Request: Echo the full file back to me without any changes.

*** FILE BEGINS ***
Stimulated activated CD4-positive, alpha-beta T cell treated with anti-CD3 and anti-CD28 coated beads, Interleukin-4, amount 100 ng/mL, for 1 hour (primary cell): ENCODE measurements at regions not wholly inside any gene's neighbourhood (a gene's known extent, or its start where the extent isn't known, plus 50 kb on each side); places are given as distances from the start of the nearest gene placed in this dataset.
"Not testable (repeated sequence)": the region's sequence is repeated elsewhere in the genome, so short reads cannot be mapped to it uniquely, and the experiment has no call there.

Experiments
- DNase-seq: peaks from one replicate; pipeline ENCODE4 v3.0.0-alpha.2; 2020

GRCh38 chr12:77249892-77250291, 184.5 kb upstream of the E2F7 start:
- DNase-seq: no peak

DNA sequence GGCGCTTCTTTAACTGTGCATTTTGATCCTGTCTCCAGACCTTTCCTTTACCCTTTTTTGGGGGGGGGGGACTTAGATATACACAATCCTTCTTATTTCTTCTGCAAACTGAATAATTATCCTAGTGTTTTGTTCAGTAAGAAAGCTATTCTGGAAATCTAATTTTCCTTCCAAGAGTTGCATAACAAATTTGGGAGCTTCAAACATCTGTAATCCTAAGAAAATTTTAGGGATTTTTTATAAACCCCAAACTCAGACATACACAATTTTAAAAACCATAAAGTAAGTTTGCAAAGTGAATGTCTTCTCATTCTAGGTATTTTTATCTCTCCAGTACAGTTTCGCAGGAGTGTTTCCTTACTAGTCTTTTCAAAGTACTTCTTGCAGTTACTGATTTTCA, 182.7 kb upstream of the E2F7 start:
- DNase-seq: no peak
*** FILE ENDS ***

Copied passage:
Stimulated activated CD4-positive, alpha-beta T cell treated with anti-CD3 and anti-CD28 coated beads, Interleukin-4, amount 100 ng/mL, for 1 hour (primary cell): ENCODE measurements at regions not wholly inside any gene's neighbourhood (a gene's known extent, or its start where the extent isn't known, plus 50 kb on each side); places are given as distances from the start of the nearest gene placed in this dataset.
"Not testable (repeated sequence)": the region's sequence is repeated elsewhere in the genome, so short reads cannot be mapped to it uniquely, and the experiment has no call there.

Experiments
- DNase-seq: peaks from one replicate; pipeline ENCODE4 v3.0.0-alpha.2; 2020

GRCh38 chr12:77249892-77250291, 184.5 kb upstream of the E2F7 start:
- DNase-seq: no peak

DNA sequence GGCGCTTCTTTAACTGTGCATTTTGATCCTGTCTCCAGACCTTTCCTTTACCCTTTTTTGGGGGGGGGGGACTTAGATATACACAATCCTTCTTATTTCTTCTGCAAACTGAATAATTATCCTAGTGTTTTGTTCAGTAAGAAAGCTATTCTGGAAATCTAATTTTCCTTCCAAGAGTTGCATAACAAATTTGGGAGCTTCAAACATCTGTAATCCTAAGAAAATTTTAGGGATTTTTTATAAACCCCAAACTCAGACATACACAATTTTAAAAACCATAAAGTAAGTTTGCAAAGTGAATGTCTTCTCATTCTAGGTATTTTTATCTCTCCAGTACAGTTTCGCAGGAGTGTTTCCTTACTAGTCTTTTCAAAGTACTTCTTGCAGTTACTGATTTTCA, 182.7 kb upstream of the E2F7 start:
- DNase-seq: no peak